Clint Eastwood has largely acted in movies that he was also directing throughout a large portion of his career – so why is this, and when did it start? He will forever be remembered for the Westerns he starred in, however, his directing career reads as a mightily impressive one. Even the films that he has directed but not appeared in, have also gone on to achieve incredible commercial and critical success. His latest western Cry Macho was released last year, and had Clint Eastwood starring, directing, and producing. But why does he only seem interested in appearing in movies that he directs himself?

Clint Eastwood found his way onto TV screens with his breakout role in Rawhide. He then went on to achieve incredible fame and success as ‘the Man with No Name’ in the legendary Dollars Trilogy, directed by none other than Sergio Leone. However, in 1971 he took up dual roles of being both in front and behind the camera in Play Misty for Me, and so marked the beginning of his incredible career in directing. From here on out, the Dirty Harry star was more interested in being the conductor of his own orchestra – to the extent that Eastwood literally even composed music for the soundtracks on many of his films.

Since then, Clint Eastwood never took his foot off the gas when it came to directing and his success in the area is plain to see. Prime examples of this are his four Academy Award wins, two each for Best Picture and Best Director for Unforgiven and Million Dollar Baby respectively, as well as his two Best Actor nominations. Eastwood has never explained why he only acts in movies he directs, but it is clear to see it is a method that works for him – with this likely being the main reason his film efforts have taken this direction. While he had been self-directing for many years previous, the release of White Hunter Black Heart in 1990 marked the beginning of Clint Eastwood acting solely in films he was directing. From this point, he would only appear in front of the lens if he was also the man behind it.

Clint Eastwood had reportedly become frustrated with the atmosphere and pace of some film sets and wanted to create his own environment for making movies. He explained in his book Film Craft: Directing that “sets didn’t have to be nerve-wracking or bell-ringing or booby-trapped as it was with some“. So when Clint Eastwood directed his movies, he encouraged a “comfortable and calm environment on set” and kept the scenes moving. Many actors who have worked with him have said that most shots are done in one or two takes, which is astonishingly efficient – in fact, Eastwood is said to have taken over directing in the 1976 film The Outlaw Josey Wales because he believed it was being directed at too slow a pace.

At 91, it is of no surprise that Clint Eastwood’s movie career is at a point where he has decided that no one is going to tell him what to do besides himself. The exception to this came in 2012, when he starred in Trouble with the Curve – but that was the first project that he had acted in and not directed since his cameo appearance as himself in the 1995 film Casper. What movie Eastwood does next is anyone’s guess. Clint Eastwood has shown he is willing to work with directors in the not-so-distant past, but it’s evident that the actor is clearly someone who likes to work at his own pace – and with such a lengthy history in the industry, it makes sense he uses all his range of abilities to ensure this pace is set.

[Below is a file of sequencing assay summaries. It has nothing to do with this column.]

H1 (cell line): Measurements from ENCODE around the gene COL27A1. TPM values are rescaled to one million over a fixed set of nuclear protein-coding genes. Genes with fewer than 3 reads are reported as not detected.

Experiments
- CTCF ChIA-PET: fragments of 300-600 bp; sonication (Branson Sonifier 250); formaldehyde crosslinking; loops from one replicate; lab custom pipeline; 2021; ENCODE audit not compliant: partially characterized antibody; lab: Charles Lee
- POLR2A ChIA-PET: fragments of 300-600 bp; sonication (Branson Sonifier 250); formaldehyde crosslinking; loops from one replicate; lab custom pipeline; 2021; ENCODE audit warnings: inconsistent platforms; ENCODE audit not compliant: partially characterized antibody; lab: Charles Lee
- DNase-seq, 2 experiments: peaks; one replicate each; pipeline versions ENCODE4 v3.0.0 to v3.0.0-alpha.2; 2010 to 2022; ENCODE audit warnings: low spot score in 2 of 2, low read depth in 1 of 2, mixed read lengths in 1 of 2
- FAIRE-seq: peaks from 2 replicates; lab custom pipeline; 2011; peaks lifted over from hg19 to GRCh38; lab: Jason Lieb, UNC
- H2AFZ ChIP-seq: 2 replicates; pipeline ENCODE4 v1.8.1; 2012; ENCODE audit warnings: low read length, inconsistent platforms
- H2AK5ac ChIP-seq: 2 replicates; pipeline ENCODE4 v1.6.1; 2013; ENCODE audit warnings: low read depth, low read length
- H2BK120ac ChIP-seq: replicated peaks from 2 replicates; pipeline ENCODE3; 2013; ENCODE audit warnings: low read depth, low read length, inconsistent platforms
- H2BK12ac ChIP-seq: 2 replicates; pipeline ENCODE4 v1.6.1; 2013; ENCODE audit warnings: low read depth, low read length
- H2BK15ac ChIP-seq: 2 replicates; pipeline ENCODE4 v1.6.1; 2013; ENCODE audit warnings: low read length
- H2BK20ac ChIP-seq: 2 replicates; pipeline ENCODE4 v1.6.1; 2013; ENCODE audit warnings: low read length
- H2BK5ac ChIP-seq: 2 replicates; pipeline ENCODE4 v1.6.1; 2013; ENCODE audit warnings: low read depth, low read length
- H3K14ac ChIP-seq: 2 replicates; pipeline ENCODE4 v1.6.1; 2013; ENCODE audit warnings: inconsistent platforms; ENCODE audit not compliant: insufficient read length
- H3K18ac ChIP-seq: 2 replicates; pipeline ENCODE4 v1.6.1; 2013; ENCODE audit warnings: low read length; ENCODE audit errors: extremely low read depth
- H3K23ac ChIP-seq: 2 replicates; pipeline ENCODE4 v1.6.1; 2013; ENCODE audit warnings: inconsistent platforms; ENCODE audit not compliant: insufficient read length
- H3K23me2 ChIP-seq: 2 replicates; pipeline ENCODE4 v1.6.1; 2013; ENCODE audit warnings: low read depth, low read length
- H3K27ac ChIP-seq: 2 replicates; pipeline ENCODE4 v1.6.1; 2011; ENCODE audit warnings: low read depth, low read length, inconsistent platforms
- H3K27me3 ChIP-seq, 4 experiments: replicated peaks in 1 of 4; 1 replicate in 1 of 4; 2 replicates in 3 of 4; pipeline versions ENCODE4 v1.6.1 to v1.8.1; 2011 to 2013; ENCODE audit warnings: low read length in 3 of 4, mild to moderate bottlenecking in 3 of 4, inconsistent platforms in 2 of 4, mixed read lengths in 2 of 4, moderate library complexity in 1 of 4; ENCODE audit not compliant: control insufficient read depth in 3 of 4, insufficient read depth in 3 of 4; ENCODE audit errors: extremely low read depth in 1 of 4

Continue Reading

Clint Eastwood

Clint Eastwood To Direct & Star In 70s Rodeo Drama

Clint Eastwood sets the 1970s-era drama Cry Macho as his next movie. An iconic Hollywood legend with a career spanning 8 decades, Eastwood continues to work at a rapid pace despite now being 90 years old. Though Eastwood in recent years has largely restricted himself to working behind the camera, the star did step back before the lens in 2018 for The Mule, which went on to gross $174 million at the worldwide box office.

As reported by Deadline, Eastwood is again ready to pull double duty as actor and director for his next project, the Warner Bros. drama Cry Macho. Though the film does not yet have an official greenlight from the studio, and even though COVID restrictions are in place everywhere, Eastwood is said to already be scouting locations. Frequent Eastwood collaborator Nick Schenk penned the script, based on a screenplay by Cry Macho novelist N. Richard Nash, who passed away in 2000. Interestingly, Eastwood’s fellow action icon Arnold Schwarzenegger was originally set to play the lead role in an adaptation of the same book back in 2011.

Set in 1978, Nash’s Cry Macho follows a washed up rodeo star who develops a bond with a young Mexican boy after getting involved in a scheme to take the boy away from his alcoholic mother. Over the course of the story, the boy learns what it means to be a man from his hard-scrabble elder while Eastwood’s character receives a measure of redemption. Warner Bros. is hoping the new film marks a return to form for Eastwood after his last effort Richard Jewell proved to be somewhat of a disappointment, grossing just $43 million worldwide on a budget of $45 million. Indeed, Cry Macho sounds like a solid vehicle for Eastwood, with its neo-Western story involving the unlikely bond between an older man and a youngster in need of some guidance.

Set in 1978, Nash’s Cry Macho follows a washed up rodeo star who develops a bond with a young Mexican boy after getting involved in a scheme to take the boy away from his alcoholic mother. Over the course of the story, the boy learns what it means to be a man from his hard-scrabble elder while Eastwood’s character receives a measure of redemption. Warner Bros. is hoping the new film marks a return to form for Eastwood after his last effort Richard Jewell proved to be somewhat of a disappointment, grossing just $43 million worldwide on a budget of $45 million. Indeed, Cry Macho sounds like a solid vehicle for Eastwood, with its neo-Western story involving the unlikely bond between an older man and a youngster in need of some guidance.

Continue Reading

Trending